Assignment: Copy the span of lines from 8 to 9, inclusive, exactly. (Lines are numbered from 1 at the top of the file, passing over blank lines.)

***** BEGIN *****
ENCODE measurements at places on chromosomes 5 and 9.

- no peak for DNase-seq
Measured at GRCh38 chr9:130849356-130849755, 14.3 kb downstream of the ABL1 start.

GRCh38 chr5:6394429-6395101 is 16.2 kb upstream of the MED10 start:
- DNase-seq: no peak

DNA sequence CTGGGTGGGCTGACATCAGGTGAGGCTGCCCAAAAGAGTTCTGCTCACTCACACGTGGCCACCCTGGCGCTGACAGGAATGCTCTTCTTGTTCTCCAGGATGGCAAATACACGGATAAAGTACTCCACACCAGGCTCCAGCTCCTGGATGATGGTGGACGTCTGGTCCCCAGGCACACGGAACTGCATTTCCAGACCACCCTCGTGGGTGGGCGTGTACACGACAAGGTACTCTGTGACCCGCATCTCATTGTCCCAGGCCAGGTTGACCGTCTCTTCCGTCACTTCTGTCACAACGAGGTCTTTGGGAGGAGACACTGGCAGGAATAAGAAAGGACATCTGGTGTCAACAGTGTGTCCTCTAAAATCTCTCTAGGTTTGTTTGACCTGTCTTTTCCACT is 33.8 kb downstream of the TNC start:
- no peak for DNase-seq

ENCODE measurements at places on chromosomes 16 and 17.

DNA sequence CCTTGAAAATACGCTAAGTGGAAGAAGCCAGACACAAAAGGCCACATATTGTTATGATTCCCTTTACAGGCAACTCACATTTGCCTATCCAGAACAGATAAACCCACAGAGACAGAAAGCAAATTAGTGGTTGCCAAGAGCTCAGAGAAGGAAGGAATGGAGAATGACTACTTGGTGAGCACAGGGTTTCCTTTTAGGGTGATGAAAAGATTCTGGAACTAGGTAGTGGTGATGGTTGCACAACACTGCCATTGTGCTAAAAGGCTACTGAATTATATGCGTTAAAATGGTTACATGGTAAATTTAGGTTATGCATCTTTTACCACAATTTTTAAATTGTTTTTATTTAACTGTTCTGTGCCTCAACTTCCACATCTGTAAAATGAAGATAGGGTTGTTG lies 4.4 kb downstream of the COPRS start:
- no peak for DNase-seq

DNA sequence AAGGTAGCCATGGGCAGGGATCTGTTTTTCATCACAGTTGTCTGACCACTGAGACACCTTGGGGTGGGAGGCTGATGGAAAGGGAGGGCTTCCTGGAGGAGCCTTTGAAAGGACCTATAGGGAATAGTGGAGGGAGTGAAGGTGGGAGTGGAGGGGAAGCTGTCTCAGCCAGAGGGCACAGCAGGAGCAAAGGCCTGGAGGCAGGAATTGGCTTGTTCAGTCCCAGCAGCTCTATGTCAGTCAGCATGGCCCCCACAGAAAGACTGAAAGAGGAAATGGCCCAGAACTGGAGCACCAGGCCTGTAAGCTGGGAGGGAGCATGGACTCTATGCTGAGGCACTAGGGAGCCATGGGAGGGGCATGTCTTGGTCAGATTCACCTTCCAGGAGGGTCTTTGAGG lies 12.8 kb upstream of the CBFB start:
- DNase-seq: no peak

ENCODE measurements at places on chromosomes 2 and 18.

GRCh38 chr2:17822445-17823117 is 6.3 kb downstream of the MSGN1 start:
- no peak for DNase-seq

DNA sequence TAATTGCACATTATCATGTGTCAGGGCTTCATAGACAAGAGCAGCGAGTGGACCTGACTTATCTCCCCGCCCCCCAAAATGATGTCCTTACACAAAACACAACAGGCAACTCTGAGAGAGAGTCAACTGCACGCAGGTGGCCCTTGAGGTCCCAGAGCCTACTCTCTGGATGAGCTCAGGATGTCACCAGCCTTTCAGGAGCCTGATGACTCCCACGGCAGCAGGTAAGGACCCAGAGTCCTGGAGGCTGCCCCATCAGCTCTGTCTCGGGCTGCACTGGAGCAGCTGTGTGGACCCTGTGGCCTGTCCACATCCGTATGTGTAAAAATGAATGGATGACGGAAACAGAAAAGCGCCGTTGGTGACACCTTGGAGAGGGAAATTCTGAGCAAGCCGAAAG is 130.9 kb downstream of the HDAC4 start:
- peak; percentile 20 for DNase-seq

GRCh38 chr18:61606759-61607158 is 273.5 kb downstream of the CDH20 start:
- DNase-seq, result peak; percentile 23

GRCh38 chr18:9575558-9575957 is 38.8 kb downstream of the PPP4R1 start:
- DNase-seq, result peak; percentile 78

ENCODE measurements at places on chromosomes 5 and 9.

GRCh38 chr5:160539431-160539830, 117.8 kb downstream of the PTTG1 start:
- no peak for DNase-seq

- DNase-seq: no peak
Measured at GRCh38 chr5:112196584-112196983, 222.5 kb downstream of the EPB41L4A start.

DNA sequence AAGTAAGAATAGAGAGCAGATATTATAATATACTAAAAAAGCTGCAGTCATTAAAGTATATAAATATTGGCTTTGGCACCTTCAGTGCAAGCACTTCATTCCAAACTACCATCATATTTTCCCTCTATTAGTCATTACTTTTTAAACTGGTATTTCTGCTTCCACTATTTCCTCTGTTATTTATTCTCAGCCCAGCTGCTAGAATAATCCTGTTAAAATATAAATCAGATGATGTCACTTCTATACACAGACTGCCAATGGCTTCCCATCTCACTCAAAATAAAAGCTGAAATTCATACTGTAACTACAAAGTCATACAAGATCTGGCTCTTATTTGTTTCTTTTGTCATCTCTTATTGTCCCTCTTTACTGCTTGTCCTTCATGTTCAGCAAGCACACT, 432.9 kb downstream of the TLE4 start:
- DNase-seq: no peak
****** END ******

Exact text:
ENCODE measurements at places on chromosomes 16 and 17.

DNA sequence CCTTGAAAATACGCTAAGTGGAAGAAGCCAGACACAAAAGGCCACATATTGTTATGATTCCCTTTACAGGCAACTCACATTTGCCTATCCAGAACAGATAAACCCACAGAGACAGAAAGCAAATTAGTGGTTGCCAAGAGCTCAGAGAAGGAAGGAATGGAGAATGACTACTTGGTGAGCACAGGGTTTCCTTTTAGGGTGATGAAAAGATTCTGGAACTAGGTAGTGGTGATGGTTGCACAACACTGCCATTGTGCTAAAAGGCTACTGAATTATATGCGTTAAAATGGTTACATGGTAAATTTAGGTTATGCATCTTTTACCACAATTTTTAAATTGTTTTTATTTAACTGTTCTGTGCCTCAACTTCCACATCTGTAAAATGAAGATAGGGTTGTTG lies 4.4 kb downstream of the COPRS start: